Now that it is clear that all the guns are going to go, daily we are deafened by the howlings of the living-in-fear bitter-clingers, who ululate without surcease that any attempt to bring Sanity to the culture of the killing machine shall "transgress the Second Amendment."
This near-literal deification of the United States Constitution has long puzzled me.
Now, it is known that among the wingnuts, there exists the firm belief that Jesus of Nazereth personally inscribed the Constitution—presumably on orders from the Big Guy himself.
But even among those who may harbor some doubt as to whether Adam and Eve really rode dinosaurs to church, knee-jerk genuflection before this aged and anti-evolutionary document as some sort of holy writ, is widespread, reflexive, pervasive, and damn near impossible to stamp out.
Have people ever truly considered who it is who actually wrote the dern thing?
Old dead white men. Dust for more than two centuries. Who had never seen a light bulb. Who conceived not of the automobile, much less the space shuttle. Who were unacquainted with germs. Who were not altogether unconvinced that if someone went Bad, a sulfurous demon upbubbling from Hell should be blamed. Who abjured bathing, because they believed that immersion in water could prove fatal.
Benjamin Franklin, regarded today as a sort of super all-around genius, strongly recommended that his fellow Americans cleanse themselves solely through the method of shedding one's clothing, and then standing naked in the faint breeze passing between two open windows.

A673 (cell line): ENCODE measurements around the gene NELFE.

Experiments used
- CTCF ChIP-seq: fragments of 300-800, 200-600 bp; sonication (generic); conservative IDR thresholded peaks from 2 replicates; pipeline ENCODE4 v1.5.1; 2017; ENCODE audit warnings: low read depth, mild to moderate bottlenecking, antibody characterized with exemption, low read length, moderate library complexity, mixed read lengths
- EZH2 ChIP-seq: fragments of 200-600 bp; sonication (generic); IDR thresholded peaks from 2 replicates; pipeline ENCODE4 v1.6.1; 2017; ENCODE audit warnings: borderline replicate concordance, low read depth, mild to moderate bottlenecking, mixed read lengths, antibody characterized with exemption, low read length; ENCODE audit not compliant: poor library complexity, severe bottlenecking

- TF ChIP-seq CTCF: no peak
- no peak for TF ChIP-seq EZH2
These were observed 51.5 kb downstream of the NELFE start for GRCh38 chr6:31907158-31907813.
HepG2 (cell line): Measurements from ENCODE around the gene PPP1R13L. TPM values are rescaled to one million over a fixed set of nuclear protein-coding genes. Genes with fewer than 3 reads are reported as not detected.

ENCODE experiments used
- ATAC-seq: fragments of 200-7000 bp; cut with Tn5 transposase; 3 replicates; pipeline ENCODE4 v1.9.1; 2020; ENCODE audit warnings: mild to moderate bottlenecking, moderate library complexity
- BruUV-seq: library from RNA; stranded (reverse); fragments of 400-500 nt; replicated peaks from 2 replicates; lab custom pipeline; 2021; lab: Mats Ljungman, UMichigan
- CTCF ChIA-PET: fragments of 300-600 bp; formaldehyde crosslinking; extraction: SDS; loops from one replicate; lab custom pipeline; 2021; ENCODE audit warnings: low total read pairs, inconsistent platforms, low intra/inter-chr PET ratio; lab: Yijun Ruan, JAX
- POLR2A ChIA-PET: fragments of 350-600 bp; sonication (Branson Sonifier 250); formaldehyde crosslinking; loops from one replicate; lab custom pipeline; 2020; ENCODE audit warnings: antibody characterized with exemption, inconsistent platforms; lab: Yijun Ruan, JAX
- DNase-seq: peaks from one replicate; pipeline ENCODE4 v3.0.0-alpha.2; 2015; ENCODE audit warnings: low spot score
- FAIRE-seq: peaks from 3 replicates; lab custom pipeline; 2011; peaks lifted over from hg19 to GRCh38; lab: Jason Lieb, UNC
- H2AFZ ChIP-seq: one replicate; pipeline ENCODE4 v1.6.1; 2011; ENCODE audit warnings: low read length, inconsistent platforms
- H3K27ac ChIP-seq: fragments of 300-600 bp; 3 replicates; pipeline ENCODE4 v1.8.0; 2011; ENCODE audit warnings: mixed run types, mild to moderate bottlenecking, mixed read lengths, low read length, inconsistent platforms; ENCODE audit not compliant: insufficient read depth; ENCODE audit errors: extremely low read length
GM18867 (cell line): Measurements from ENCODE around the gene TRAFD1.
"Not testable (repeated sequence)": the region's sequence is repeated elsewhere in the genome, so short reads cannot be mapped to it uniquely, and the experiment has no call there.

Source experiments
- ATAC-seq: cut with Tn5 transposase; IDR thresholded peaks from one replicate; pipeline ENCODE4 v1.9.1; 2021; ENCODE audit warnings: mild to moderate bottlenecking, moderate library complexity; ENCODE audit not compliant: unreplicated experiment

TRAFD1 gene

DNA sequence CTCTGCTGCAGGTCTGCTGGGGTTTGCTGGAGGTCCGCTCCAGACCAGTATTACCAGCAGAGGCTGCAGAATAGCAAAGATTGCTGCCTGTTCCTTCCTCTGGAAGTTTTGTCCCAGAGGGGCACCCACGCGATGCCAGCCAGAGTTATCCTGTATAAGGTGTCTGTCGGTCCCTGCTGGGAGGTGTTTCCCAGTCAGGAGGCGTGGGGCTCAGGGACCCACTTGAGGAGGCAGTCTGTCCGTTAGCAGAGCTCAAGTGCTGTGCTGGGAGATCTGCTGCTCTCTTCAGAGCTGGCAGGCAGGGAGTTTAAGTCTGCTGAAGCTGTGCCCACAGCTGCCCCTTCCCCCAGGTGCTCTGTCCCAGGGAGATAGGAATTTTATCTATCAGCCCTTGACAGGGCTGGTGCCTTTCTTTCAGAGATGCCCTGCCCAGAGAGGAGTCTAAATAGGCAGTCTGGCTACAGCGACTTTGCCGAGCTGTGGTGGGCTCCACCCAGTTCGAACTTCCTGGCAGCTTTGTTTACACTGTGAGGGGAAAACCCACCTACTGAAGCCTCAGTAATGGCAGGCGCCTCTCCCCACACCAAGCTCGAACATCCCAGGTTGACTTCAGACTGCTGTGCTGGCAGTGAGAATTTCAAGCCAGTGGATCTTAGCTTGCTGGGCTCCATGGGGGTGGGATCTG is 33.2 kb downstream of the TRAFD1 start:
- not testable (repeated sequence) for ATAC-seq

Eons would pass between baths for this water-fearing fellow. If the historical Franklin were at this moment to come into your presence, the stench would prove so overpowering you would run from him like Richard Pryor with his body on fire.
Franklin also kept his nephew chained to the floor of a barn for the last 30 years of his life, as such was then considered the most "humane" treatment for the mentally ill.
And gave not a single thought at all to the Reality that his sister, who was every bit as bright as he was, was never afforded even the glimmer of a chance to be what he was.
As Jill Lepore so starkly expressed it:
In eighteenth-century America, I wouldn’t have been able to vote. I wouldn’t have been able to own property, either. I’d very likely have been unable to write, and, if I survived childhood, chances are that I’d have died in childbirth. And, no matter how long or short my life, I’d almost certainly have died without having once ventured a political opinion preserved in any historical record.From the perspective of 220 years on, the fellows who wrote the Constitution can be perceived, correctly, as the functional equivalent of apes before the monolith. They tried to do their best, but they could not. They saw but through a glass darkly. With their document, they achieved but what Robert Stone's whiskey priest in A Flag For Sunrise identified as "Half moments. Glintings. A little rising of the heart."